With many of the Sarcochilus orchid species being native to Australia, these are naturally either epiphytic or lithophytic depending on species.
Many hybrids are offered for sale along with a number of desirable species.
Flowering from spring to summer and producing long racemes of flowers they are best grown where they can ‘show off’ by hanging down at eye level
Found from Queensland through NSW to Tasmania they are a varied group and have been highly hybridised to produce some spectacular flowers.
A popular species in cultivation is Sarcochilus hartmannii (pictured top right), and with its wonderful flowers this is understandable. Well suited to pot culture although in can be grown as a mounted specimen. Sarcochilus fitzgeraldiior the ‘Ravine Orchid’ is another.
Sarcochilus ceciliae will take more light than some and the fascinating Sarcochilus hillii with its small intricate flowers is worth a look. And of course the hybrids, readily available for sale.
Consider that Sarcochilus orchid are naturally found in the foothills close to the coast, they have a tendency to grow best in the gullies close to streams, cool moist forests. As you can imagine light is filtered at all times and this is requirement in cultivation. You try a 50% shade cloth, heavier in warmer parts.
Mounts can be tree fern, cork bark or similar, a medium to heavy pine bark is used in containers. These orchids do grow well in hanging baskets.
Grown as mounted specimens (best for the epiphytes) with others at home in a pot or basket these orchids like filtered light and regular moisture with a little dryer during dormancy. Fertilizer during active growth and not during winter. Good air movement is essential.
This is an orchid that will send out roots outside the pot, and this is natural, when repotting you leave them outside the new pot, or put them inside in the potting mix.
- Watering – This should be regular, moist but not wet, less in winter and more in summer. A good flush every month or so will help reduce the salt build up common with most fertilizers.
- Temperature – A range from around 8 – 28 C seems to work well, in warmer periods additional moisture will be required to help ‘cool things down’. In nature they grow in spots that would not normally be subject to frosts, so this is another requirement.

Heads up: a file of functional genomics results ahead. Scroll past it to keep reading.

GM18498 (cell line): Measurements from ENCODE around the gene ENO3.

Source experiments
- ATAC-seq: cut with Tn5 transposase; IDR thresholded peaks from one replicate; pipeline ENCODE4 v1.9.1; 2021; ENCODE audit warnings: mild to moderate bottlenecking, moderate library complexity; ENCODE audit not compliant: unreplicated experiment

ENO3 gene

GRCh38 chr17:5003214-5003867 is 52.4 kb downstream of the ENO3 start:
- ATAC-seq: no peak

- Air Flow – this is important to help prevent fungal diseases.
- Humidity – These are4 an orchid that like some humidity, a saucer of water with pebbles which will raise the pot above the water works well.
- Repotting – Generally repotting is required every 2 – 3 years once the plant is established. Remove any dead or damaged roots and any old flower spikes when repotting.
- Fertiliser – The easiest method of fertilising is to use a slow release type fertiliser. You can also use a diluted liquid fertiliser at around 1/4 strength each week during the growing season and then once every 4 weeks in winter which should be adequate. Remember to flush out the pot with clean water once a month to remove any excess build up of salts.
If you can provide the shade and the moisture you will find Sarcochilus Orchids an easy care and rewarding species to grow.
Popular Varieties and Species.
- S. heidi This is a fitzhart x harmanii hybrid
- S. hartmannii This is a popular species that flowers from spring right through summer, found from central NSW to Queensland.
- S. australis is a widespread species found from New through to Tasmania.
- S. falcatus – The Orange Blossom Orchid, found from far eastern Victoria through NSW to Southern Queensland.
- ‘fitzhart’ – A sarc. hartmanii X sarc. fitzgeraldii hybrid
- S. fitzgeraldii Known as the Ravine Orchis found from Queensland to Northern New South Wales.
Sarcochilus orchids are available for sale from the following growers
1052 Whittlesea-Kinglake Road Kinglake West 3757
Offering a specialist variety of Australian native Ferns plus Dendrobium/Dockrillia & Sarcochilus species & hybrids in pots, loose, or mounted. Species Cymbidium sauve and maddidum.
27 Hackett Rd Three Bridges VIC 3797
Large range of Masdevallia Seedlings & Species, Zygopetalum Alliance Hybrids, Odontoglossum Alliance Mericlones, Miscellaneous Genera Hybrids, Sphagnum Moss